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Wednesday, November 14, 2012

Review: Using a bias field map to improve motion correction of EPI time series

In a new paper entitled "Effects of image contrast on functional MRI image registration," Gonzalez-Castillo et al. evaluate the performance of motion correction (a.k.a. registration) following a pre-processing step that aims to remove the contrast imparted across images due to receive (and/or transmit) field heterogeneity. A bias field map is estimated from a target EPI, and this reference image is then used to normalize the other images in the time series. There are other aims in the paper, too: specifically, to evaluate the performance of image registration (EPI to EPI, or EPI to MP-RAGE anatomical) when the T1 contrast of time series EPIs is altered via the excitation RF flip angle. But in this post I am going to focus on the normalization part because it involves the RF receive field heterogeneity, and this instrumentally-induced contrast is of particular concern for exacerbating motion sensitivity in fMRI (as explained here).

Although others have compared prescan normalization between different array coils (see the references in this paper), this is the first paper I've seen that compares motion correction performance for EPI time series acquired with an array coil (a 16-channel array) to a single channel birdcage coil. Now, this isn't quite the straightforward comparison I might like - with the receive fields being the only difference - because in this instance the birdcage is also used to transmit the excitation RF pulses, making the transmission (Tx) field for the birdcage experiment more spatially heterogeneous than will be produced from the body RF coil that's used when acquiring with a receive-only array coil. Following? In other words, for the 16-channel array the receive (Rx) field heterogeneity is likely to dominate whereas for the birdcage coil the heterogeneities of both the transmit and receive fields are salient. Still, it's worth a look since the coil comparison highlights the issue of the scanner hardware's influence on EPI contrast, and on subsequent motion correction.

The experimental stuff

Images were acquired on a 3 T GE HDx scanner. For the time series EPI measurements the study used a gradient echo EPI sequence with TR/TE of 2000/30 ms, 3.75x3.75x4.00 mm voxels, 33 axial slices and 64 volumes per time series. Scans were acquired using excitation flip angles from 10 to 90 degrees (10 degree steps) in order to assess the effects of T1 contrast on image registration accuracy. Subjects (6 male, 2 female; 24-36 years, mean 29 years) were scanned over two sessions, once using a Tx/Rx birdcage coil and once with a 16-channel Rx-only coil (and the scanner's built-in whole body RF coil for transmission). The entire protocol was repeated for each session (i.e. for each coil) on each subject.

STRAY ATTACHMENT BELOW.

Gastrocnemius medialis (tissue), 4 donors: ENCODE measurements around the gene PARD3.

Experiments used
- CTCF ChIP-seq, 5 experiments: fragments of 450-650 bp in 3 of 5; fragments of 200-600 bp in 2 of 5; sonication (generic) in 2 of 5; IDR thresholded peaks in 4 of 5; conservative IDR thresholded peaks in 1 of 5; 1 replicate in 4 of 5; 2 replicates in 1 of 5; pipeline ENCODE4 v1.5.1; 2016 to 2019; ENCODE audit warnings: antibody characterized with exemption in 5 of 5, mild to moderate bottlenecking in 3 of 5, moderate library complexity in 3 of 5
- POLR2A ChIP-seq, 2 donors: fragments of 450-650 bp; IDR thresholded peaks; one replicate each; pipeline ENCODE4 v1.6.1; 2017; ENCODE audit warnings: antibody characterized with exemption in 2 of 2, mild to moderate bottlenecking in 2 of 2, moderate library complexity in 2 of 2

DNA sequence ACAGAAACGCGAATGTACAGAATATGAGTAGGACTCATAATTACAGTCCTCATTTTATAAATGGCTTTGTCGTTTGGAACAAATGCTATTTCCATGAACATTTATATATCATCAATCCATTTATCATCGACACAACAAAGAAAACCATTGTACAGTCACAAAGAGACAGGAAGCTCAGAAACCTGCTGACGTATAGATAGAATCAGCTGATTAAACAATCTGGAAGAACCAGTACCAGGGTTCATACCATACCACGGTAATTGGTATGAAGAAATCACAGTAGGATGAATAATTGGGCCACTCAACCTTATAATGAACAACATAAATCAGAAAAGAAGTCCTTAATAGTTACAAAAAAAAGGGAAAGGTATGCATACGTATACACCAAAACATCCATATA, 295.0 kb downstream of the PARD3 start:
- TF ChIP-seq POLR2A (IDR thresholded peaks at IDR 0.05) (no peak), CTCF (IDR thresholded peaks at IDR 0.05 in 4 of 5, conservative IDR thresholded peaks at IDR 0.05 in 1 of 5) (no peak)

Although it isn't specified in the paper, my assumption is that the authors used the GE default excitation paradigm for EPI: that is, a water- and slice-selective composite RF pulse (known colloquially as "water excite") rather than a separate fat saturation pre-pulse (a.k.a. "fatsat") with a separate slice-selective excitation pulse. (Siemens scanners use fatsat by default.) The use of water excitation rather than fat suppression - if that's indeed what was used - does have some implications for those using fatsat, but I'll get to that point later on.

Prior to further processing, all images in each EPI time series were masked using 3dAutomask in AFNI, to restrict analysis to intra-cranial voxels. For each EPI time series, an intensity bias correction map was derived from the 6th volume in the series, to ensure steady state T1 contrast, using the segmentation function available in SPM8. (No name was given for this function, I assume those familiar with SPM8 will recognize it.) This map was then used to normalize all the other images of the series, a process the authors refer to as "intensity uniformization." Time series images were then registered - or motion corrected if you prefer - to the 6th EPI volume of that series using AFNI's 3dvolreg algorithm, an affine (six degrees of freedom) transformation that minimizes least-squares differences.

A parameter called Mean Voxel Distance (MVD) was used to quantify registration performance to a single value, where MVD (in mm) is defined as the average Euclidean distance between the position of all intra-cranial voxels arising out of a reference registration and a trial registration. The reference  is obtained from registering the 6th EPI to the first EPI in each time series, the first EPI being acquired fully relaxed - what the paper calls the Infinite TR Volume. (Siemens users, see Note 1.) MVD then quantifies the difference between the trial registration - 6th EPI to nth EPI - with the reference - 6th EPI to 1st EPI. Hence:

"The interpretation of the MVD is as follows: the larger the MVD, the larger the inconsistency between the reference alignment (the one considered the gold standard) and the alignment under consideration."